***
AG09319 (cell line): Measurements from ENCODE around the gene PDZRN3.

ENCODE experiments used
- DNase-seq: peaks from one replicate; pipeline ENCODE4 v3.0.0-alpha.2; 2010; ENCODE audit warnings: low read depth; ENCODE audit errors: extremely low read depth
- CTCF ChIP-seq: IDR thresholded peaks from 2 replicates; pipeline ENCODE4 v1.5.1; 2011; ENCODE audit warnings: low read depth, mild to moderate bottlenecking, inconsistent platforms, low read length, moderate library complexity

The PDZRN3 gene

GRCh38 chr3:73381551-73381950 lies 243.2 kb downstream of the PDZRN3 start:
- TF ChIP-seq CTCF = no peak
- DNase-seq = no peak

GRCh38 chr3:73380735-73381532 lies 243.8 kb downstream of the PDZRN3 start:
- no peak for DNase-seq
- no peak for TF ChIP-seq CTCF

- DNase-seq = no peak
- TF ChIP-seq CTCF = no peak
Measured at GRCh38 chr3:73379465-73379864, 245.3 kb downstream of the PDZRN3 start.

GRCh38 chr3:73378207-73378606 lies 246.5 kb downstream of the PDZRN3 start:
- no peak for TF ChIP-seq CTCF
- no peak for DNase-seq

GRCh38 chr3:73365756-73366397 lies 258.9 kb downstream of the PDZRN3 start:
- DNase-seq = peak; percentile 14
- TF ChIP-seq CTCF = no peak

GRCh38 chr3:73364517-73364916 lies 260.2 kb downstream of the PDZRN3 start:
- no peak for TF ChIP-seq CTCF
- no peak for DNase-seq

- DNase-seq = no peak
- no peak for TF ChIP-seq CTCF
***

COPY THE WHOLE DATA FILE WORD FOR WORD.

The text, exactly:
AG09319 (cell line): Measurements from ENCODE around the gene PDZRN3.

ENCODE experiments used
- DNase-seq: peaks from one replicate; pipeline ENCODE4 v3.0.0-alpha.2; 2010; ENCODE audit warnings: low read depth; ENCODE audit errors: extremely low read depth
- CTCF ChIP-seq: IDR thresholded peaks from 2 replicates; pipeline ENCODE4 v1.5.1; 2011; ENCODE audit warnings: low read depth, mild to moderate bottlenecking, inconsistent platforms, low read length, moderate library complexity

The PDZRN3 gene

GRCh38 chr3:73381551-73381950 lies 243.2 kb downstream of the PDZRN3 start:
- TF ChIP-seq CTCF = no peak
- DNase-seq = no peak

GRCh38 chr3:73380735-73381532 lies 243.8 kb downstream of the PDZRN3 start:
- no peak for DNase-seq
- no peak for TF ChIP-seq CTCF

- DNase-seq = no peak
- TF ChIP-seq CTCF = no peak
Measured at GRCh38 chr3:73379465-73379864, 245.3 kb downstream of the PDZRN3 start.

GRCh38 chr3:73378207-73378606 lies 246.5 kb downstream of the PDZRN3 start:
- no peak for TF ChIP-seq CTCF
- no peak for DNase-seq

GRCh38 chr3:73365756-73366397 lies 258.9 kb downstream of the PDZRN3 start:
- DNase-seq = peak; percentile 14
- TF ChIP-seq CTCF = no peak

GRCh38 chr3:73364517-73364916 lies 260.2 kb downstream of the PDZRN3 start:
- no peak for TF ChIP-seq CTCF
- no peak for DNase-seq

- DNase-seq = no peak
- no peak for TF ChIP-seq CTCF